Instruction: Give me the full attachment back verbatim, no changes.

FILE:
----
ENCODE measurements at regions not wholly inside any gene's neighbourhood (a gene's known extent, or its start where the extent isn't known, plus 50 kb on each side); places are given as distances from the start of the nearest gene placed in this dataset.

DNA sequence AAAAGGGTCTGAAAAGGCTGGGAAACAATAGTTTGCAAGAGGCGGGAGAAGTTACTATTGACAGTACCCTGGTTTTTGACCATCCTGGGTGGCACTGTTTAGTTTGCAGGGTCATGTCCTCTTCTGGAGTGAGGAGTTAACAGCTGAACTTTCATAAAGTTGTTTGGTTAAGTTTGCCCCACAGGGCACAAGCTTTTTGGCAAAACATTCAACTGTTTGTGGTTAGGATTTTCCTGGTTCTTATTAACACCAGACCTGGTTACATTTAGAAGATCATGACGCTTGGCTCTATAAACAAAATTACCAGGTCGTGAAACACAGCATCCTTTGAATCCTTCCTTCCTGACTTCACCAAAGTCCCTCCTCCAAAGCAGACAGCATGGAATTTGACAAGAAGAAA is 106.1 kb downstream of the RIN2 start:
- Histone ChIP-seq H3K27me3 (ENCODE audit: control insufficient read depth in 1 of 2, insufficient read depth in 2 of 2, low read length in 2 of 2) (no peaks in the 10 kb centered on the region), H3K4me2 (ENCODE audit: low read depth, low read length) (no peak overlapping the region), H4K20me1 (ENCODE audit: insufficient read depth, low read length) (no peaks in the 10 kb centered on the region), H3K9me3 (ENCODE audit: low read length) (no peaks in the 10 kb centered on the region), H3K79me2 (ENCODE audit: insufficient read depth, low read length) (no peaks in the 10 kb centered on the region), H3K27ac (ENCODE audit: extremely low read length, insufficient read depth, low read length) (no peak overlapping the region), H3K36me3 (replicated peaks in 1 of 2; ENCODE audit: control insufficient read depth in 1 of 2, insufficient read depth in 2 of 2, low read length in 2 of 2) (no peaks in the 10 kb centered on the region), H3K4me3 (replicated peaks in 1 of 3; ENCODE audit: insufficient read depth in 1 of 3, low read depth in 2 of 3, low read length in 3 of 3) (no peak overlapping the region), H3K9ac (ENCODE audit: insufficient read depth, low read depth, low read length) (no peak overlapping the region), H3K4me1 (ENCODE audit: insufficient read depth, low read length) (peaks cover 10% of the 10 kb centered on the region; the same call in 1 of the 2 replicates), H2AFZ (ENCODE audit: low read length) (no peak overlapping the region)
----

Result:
ENCODE measurements at regions not wholly inside any gene's neighbourhood (a gene's known extent, or its start where the extent isn't known, plus 50 kb on each side); places are given as distances from the start of the nearest gene placed in this dataset.

DNA sequence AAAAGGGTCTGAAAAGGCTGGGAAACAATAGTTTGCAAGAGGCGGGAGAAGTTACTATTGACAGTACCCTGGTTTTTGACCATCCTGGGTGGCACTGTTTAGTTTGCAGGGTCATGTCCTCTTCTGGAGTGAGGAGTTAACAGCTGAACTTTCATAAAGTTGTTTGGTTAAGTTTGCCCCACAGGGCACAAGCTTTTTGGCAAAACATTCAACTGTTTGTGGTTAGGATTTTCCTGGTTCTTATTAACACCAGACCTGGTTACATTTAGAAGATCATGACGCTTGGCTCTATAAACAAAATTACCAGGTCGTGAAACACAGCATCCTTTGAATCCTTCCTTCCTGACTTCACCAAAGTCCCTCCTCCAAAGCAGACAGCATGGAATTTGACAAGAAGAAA is 106.1 kb downstream of the RIN2 start:
- Histone ChIP-seq H3K27me3 (ENCODE audit: control insufficient read depth in 1 of 2, insufficient read depth in 2 of 2, low read length in 2 of 2) (no peaks in the 10 kb centered on the region), H3K4me2 (ENCODE audit: low read depth, low read length) (no peak overlapping the region), H4K20me1 (ENCODE audit: insufficient read depth, low read length) (no peaks in the 10 kb centered on the region), H3K9me3 (ENCODE audit: low read length) (no peaks in the 10 kb centered on the region), H3K79me2 (ENCODE audit: insufficient read depth, low read length) (no peaks in the 10 kb centered on the region), H3K27ac (ENCODE audit: extremely low read length, insufficient read depth, low read length) (no peak overlapping the region), H3K36me3 (replicated peaks in 1 of 2; ENCODE audit: control insufficient read depth in 1 of 2, insufficient read depth in 2 of 2, low read length in 2 of 2) (no peaks in the 10 kb centered on the region), H3K4me3 (replicated peaks in 1 of 3; ENCODE audit: insufficient read depth in 1 of 3, low read depth in 2 of 3, low read length in 3 of 3) (no peak overlapping the region), H3K9ac (ENCODE audit: insufficient read depth, low read depth, low read length) (no peak overlapping the region), H3K4me1 (ENCODE audit: insufficient read depth, low read length) (peaks cover 10% of the 10 kb centered on the region; the same call in 1 of the 2 replicates), H2AFZ (ENCODE audit: low read length) (no peak overlapping the region)